The New Left was less impressed with the Moon mission, and by 1969 the New Left's doubts were beginning to seep into mainstream liberalism. But the vision that was being doubted was a vision at the core of American liberalism around the time An Unearthly Child first aired.
June 22, 2011 @ 10:14 pm
"late to that party by the time we started"
Later than Spain, Portugal, Britain or France.
But earlier than Germany.
In terms of the territorial focus being on expansion into the continental landmass contiguous with the main body of the country, the westward expansion of the American polity has more similarities to the (considerably earlier) eastward expansion of Russia.
June 24, 2011 @ 4:11 pm
Even now, with our subjugation of the Middle East over oil, our repeated interference in Latin America, treatment of Palestinians in Israel as the new Native Americans, etc., America has an empire. It's just taboo to say we have one.
I do like your contrast between Star Trek and Doctor Who, and you make more superb points in your Seeds of Death post.
June 24, 2011 @ 4:12 pm
America's relationship with empire is indeed much more complex and tortured than people give it credit for. 🙂
July 11, 2011 @ 11:03 am
Star Trek, to me, always had a feeling of military, but the kind of military that an American would idealize (i.e., a fantasy one.) The original Star Trek always emphasized the need for command structure not for battles or conquest, but for sheer survival. I suppose that's why later iterations of the series seemed terrible and safe.
America has in its own heart struggled with Empire. Adams struggled with this throughout his political career as did Lincoln. Others believed in manifest destiny. In many ways, Star Trek's 3 main characters always maintained the shows internal philosophy of a balance between heart and mind.
Just some burble.
July 15, 2011 @ 2:44 am
Coming late to the party but, ooh, that’s harsh. I wasn’t born when the Moon landings happened either – a few years later – but I always got the feeling that it was welcomed as something a lot more about hopes and dreams than you place it, and far more Kennedy than Nixon. Yes, Kennedy was a Cold Warrior, but he was also an image of hope and made it seem something exciting and noble… And Nixon, after all, pretty much closed down the space programme. ‘Any culminating event in the realm of hope and utopian ideology happening in 1969 is fundamentally ludicrous’ – what, even if it had been started by liberals a decade earlier? It suddenly turns to cheese because a Republican takes over at the last minute? You’re very either / or, aren’t you? Wasn’t one of the unifying things about the Moon that those of us who like looking into the stars and those of them (as you might put it) who liked putting one over on the Russians both loved it?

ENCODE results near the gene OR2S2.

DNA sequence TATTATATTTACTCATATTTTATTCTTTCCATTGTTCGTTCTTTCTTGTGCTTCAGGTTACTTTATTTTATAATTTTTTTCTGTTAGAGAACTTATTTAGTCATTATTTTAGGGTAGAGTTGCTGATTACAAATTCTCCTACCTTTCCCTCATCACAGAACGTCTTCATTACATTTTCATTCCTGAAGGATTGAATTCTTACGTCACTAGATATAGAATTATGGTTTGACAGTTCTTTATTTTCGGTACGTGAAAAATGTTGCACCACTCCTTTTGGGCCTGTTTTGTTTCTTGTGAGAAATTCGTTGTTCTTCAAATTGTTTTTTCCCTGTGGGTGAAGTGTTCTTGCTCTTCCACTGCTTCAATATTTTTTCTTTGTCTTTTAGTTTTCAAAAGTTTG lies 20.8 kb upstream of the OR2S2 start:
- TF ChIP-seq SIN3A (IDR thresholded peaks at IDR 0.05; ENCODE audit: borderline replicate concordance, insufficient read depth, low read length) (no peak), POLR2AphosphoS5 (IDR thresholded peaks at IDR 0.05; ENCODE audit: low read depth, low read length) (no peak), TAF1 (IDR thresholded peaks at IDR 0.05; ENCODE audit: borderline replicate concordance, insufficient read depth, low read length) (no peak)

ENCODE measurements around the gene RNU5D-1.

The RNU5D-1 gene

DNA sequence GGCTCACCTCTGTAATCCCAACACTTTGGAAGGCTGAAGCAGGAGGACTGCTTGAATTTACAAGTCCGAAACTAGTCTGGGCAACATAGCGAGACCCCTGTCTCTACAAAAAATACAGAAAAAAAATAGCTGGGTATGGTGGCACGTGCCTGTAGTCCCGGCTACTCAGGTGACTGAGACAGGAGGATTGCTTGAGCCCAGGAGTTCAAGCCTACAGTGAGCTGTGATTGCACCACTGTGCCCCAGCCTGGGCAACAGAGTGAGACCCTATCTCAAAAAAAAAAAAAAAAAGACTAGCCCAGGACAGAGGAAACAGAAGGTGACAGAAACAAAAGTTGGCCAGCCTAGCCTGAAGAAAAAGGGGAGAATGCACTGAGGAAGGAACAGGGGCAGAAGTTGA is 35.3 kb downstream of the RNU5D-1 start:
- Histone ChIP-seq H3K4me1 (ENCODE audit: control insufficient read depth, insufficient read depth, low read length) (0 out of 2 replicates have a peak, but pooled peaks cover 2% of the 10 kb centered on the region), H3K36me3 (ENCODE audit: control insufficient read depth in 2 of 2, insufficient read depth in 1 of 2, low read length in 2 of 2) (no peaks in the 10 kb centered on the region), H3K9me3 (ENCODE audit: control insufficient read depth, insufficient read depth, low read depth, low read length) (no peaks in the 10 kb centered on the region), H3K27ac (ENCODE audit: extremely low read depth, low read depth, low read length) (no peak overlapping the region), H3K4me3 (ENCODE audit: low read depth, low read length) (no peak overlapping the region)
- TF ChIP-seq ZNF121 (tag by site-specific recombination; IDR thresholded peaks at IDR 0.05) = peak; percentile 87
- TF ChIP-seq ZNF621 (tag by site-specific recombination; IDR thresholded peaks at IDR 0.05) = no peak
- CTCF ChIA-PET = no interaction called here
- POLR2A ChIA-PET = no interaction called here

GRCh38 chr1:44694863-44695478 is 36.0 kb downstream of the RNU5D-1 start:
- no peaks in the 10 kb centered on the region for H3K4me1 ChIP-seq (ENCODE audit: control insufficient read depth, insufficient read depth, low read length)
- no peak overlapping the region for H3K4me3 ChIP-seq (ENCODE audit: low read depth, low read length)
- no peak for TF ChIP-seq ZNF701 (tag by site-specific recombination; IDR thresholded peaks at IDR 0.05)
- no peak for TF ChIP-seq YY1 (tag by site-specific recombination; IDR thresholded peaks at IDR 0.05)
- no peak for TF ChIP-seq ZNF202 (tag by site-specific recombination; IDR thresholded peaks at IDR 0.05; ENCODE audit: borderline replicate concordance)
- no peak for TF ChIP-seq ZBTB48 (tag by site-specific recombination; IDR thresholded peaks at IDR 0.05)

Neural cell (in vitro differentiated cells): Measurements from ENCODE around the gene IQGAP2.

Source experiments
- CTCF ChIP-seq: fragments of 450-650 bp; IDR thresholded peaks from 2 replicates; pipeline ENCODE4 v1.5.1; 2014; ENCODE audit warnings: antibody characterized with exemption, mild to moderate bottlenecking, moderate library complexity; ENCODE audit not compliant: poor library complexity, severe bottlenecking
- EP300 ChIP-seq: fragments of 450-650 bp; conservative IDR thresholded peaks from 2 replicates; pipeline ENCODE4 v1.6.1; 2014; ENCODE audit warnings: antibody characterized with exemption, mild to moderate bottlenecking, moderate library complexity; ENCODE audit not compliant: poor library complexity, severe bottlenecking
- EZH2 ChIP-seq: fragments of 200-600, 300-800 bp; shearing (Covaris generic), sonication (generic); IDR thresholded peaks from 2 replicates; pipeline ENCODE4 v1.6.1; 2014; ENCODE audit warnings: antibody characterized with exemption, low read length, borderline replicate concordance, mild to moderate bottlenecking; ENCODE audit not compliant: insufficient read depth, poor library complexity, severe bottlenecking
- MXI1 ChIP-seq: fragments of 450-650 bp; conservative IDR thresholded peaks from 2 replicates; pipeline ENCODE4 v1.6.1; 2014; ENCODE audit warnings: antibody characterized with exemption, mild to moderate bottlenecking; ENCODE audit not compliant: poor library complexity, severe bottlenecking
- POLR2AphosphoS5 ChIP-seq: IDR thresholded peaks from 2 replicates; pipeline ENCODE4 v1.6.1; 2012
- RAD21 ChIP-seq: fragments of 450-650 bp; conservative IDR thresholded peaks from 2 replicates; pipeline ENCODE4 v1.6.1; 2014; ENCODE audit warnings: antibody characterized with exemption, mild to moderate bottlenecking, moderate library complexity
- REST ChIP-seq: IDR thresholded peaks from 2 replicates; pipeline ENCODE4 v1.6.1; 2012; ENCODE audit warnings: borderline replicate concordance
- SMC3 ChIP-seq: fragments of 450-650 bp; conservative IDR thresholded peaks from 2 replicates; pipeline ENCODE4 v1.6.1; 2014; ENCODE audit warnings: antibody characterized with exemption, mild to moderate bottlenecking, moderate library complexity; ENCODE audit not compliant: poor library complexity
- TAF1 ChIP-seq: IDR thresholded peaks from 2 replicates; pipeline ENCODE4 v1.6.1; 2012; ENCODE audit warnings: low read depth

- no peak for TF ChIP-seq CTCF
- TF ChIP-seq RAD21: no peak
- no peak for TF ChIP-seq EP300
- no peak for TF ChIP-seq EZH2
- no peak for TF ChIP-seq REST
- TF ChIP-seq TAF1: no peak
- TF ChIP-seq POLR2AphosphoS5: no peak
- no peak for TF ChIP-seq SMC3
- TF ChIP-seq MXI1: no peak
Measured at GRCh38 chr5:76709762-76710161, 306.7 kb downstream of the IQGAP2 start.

Certainly, growing up in the UK in the 70s and 80s we were taught what a wonderful thing it was. Not least by the Dr Who Annuals, which were full of starry-eyed (ahem) space features.
Maybe some of that was cos we didn’t have to pay for it and you USians did 😉 But ‘we can’t spend money on the Moon / the arts because it should only be on everyday things’ always seems grim and philistine. But again, maybe the British explorer stereotype (and Doctor Who) are keener on climbing Mount Everest and the American stereotype more on exploiting it.
Not saying the British didn’t exploit – but, like Kennedy’s PR, it made us feel better about ourselves to think we did it for its own sake, and some of us did believe it.
On the other hand, with Mike Russell’s comment. The Republicans strike me as ‘exploit but don’t commit’ empire-builders: go in, smash the place up, take what you want, complain when anyone tells you to take responsibility and ‘you break it, you bought it’. As in The Sun Makers, though, is a vast economic empire still an empire? Yes, and lets you skimp on the admin. Can see your point about Star Trek’s comparative utopianism but, yeah, you’re right, the Doctor doesn’t wear a uniform and carry a gun. Or work for anyone.
Maybe seeing what you’re not going to like about UNIT, yeah?
July 17, 2011 @ 9:29 am
"the idealistic aspects of 60s culture were inexorably tied to political liberalism"
Good lord, no! As I've mentioned before, the idealistic aspects of 60s culture were an emphatic rejection of political liberalism as being essentially political conservatism with a nicer face. Remember what the president of the SDS had to say about liberalism:
"a particular American anxiety following World War II – the realization that they missed their chance to be an empire"